EPFL BioE Talks SERIES "Cooperativity and Antagonisms in Transcription Regulation"


Event details

Date 11.12.2023
Hour 16:0017:00
Speaker Arnaud Krebs, Ph.D., Group Leader, Genome Biology Unit, EMBL, Heidelberg (DE)
Location Online
Category Conferences - Seminars
Event Language English

Transcription factors (TFs) bind at cis-regulatory elements (CREs) such as enhancers and promoters to activate transcription. In higher eukaryotes, chromatin presents a physical barrier that needs to be overcome by TFs to access their DNA recognition motifs and activate transcription. Cooperativity is assumed to be a key mechanism for TFs to outcompete nucleosomes. Yet, the contribution of individual TFs to chromatin accessibility at CREs, and how their functions are assembled is currently not understood.

Current bulk assays used to map TF occupancy average binding events arising from millions of individual cells, not informing on the potential cooperativity and the antagonisms that organize their binding at CRE. To move beyond this boundary, we developed Single Molecule Footprinting (SMF) to quantify the binding of TFs at mouse regulatory regions. The method allows to simultaneously measure the occurrence of multiple TFs, nucleosomes and DNA methylation on individual molecules genome wide. I will illustrate how we leveraged this new layer of information to understand mechanisms of TF cooperativity and dissect the basic assembly rules used by TFs to open chromatin at CREs.

Detecting multiple TF binding events on single DNA molecules has enabled us to determine TF co-binding frequencies in vivo and to elucidate the underlying cooperative binding mechanism (Sönmezer et al, 2021). We now leveraged SMF’s ability to determine the width, and the frequency of nucleosome-free DNA occurring upon binding of individual or defined combination of TFs. To infer causality in the process, we leveraged F1 hybrids that contain genetic variants that disrupt TF binding motifs on individual alleles. I will show how unbound TF motifs are exposed within 80bp-long stretches of accessible DNA in about one third of the cells of the population. In contrast TF-bound molecules show longer nucleosome-free DNA (>100bp). Binding of individual TFs leads to chromatin accessibility in only a small fraction of cells (<20%). We find that additive and multiplicative assembly of TF chromatin-opening functions are required to explain the frequency of accessibility observed at CRE, and identify the assembly rules using high-throughput genome engineering. In summary, we identify the quantitative contribution of individual TFs to chromatin accessibility and explain how their function are combined to form active CREs.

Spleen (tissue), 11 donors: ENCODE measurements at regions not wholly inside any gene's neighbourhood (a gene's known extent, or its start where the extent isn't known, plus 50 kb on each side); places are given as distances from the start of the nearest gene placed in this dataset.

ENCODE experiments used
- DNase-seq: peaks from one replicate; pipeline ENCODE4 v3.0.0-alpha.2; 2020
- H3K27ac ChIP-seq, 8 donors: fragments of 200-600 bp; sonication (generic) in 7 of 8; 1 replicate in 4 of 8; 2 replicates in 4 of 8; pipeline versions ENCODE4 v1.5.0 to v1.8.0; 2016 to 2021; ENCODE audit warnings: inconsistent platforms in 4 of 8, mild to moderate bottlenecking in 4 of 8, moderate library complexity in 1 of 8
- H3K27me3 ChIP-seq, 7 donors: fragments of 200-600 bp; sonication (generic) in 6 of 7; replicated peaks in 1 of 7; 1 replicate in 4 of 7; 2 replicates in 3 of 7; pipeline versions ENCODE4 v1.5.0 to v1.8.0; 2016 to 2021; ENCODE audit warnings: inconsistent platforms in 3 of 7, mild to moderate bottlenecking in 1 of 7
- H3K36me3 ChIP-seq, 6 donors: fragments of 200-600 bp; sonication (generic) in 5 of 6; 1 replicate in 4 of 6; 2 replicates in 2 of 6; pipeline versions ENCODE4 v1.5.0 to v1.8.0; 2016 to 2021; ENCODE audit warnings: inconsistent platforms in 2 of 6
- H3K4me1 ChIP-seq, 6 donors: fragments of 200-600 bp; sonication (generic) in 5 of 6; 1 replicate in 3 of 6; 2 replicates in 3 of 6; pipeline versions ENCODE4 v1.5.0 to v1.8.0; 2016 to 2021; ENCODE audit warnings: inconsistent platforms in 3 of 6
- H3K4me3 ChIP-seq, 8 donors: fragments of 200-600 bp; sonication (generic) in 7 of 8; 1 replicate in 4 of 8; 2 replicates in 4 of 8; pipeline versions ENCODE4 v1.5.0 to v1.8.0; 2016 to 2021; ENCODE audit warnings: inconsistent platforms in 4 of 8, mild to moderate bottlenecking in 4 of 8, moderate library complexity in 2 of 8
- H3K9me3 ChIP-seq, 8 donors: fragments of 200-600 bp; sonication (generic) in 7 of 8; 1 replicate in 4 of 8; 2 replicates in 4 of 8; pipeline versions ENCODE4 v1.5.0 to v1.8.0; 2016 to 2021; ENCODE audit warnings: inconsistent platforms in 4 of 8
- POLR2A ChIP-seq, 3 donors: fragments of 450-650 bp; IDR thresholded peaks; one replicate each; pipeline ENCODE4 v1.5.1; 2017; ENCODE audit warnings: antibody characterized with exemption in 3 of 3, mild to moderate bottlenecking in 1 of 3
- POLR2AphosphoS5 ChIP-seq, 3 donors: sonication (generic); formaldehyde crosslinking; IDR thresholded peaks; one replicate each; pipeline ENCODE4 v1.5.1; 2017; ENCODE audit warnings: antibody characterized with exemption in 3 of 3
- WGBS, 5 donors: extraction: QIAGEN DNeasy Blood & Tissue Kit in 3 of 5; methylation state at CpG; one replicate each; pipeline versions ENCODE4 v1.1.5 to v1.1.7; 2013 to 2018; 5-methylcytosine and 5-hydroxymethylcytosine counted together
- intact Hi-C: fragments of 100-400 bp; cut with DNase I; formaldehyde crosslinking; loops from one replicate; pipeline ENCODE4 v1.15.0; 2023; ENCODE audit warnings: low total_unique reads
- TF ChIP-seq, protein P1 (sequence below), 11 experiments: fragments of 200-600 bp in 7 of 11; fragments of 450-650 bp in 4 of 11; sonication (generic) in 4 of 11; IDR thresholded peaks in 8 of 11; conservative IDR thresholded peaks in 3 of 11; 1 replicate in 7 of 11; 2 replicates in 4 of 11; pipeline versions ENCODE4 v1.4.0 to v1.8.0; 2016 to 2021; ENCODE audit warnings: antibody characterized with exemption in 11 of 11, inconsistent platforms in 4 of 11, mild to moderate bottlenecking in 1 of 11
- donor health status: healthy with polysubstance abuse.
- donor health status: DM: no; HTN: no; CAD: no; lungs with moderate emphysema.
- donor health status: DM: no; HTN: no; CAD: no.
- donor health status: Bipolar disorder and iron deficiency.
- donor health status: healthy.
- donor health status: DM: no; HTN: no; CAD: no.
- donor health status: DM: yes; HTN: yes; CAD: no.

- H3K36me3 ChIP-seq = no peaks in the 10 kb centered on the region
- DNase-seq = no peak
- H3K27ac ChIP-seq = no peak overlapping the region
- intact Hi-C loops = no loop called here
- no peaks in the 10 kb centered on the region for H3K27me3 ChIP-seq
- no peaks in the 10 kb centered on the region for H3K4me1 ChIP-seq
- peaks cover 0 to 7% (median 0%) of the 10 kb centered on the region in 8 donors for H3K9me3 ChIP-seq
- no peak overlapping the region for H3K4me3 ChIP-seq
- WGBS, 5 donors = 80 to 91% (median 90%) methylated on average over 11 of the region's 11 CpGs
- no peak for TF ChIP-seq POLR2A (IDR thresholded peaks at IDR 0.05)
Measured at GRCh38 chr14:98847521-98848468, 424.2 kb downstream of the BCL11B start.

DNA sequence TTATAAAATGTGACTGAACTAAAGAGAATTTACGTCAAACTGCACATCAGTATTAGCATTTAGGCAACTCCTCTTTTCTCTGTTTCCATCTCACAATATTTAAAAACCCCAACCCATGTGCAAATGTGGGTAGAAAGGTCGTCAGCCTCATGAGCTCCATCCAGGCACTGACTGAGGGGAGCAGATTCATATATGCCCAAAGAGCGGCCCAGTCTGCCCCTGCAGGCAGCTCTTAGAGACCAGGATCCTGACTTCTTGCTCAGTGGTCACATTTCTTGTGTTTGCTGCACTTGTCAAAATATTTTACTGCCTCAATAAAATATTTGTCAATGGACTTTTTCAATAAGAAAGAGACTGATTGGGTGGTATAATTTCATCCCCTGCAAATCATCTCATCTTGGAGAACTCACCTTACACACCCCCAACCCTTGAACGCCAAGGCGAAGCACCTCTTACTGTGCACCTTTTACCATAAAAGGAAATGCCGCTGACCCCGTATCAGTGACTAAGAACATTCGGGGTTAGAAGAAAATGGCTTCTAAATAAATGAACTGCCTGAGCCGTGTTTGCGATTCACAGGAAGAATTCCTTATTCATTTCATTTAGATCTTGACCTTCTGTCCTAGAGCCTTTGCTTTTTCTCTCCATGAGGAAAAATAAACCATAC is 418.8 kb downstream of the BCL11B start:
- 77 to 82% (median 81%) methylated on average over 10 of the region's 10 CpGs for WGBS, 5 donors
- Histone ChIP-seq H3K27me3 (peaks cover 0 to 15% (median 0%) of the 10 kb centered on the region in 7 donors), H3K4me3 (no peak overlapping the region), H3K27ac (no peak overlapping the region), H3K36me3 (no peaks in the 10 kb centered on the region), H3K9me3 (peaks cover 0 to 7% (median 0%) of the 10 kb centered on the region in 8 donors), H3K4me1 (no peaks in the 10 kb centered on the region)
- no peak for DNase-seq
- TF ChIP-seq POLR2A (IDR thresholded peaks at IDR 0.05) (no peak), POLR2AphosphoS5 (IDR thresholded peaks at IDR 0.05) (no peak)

Relevant publications:
Single-molecule footprinting identifies context-dependent regulation of enhancers by DNA methylation. Kreibich E,. et al. Molecular Cell. 2023.
Single molecule occupancy patterns of transcription factors reveal determinants of cooperative binding in vivo; Sönmezer, C, et al. Molecular Cell. 2021.
Studying transcription factor function in the genome at molecular resolution. Krebs, AR, Trends in Genetics. 2021.

ERC CoG investigator 2023.
Since January 2018 - Group leader at EMBL Genome Biology Unit.
Ambizione independent fellow at the FMI, Basel, Switzerland.
Postdoctoral research at the Friedrich Miescher Institute for Biomedical Research (FMI), Basel, Switzerland. Advisor: Dirk Schübeler
PhD, 2011, IGBMC, Strasbourg, France. Advisor: Laszlo Tora
Masters in Molecular Biology (Uni Nancy, France) and Bioinformatics (Uni Pierre and Marie Curie, Paris).

Zoom link (with one-time registration for the whole series) for attending remotely: https://go.epfl.ch/EPFLBioETalks

Instructions for 1st-year Ph.D. students who are under EDBB’s mandatory seminar attendance rule:
IF you are not attending in-person in the room, please make sure to
  1. send D. Reinhard a note before noon on seminar day, informing that you plan to attend the talk online, and
  2. be signed in on Zoom with a recognizable user name (not a pseudonym making it difficult or impossible to be identified).
Students attending the seminar in-person should collect a confirmation signature after the talk - please print your own signature sheet beforehand (71 kB pdf available for download here).

Practical information

  • Informed public
  • Registration required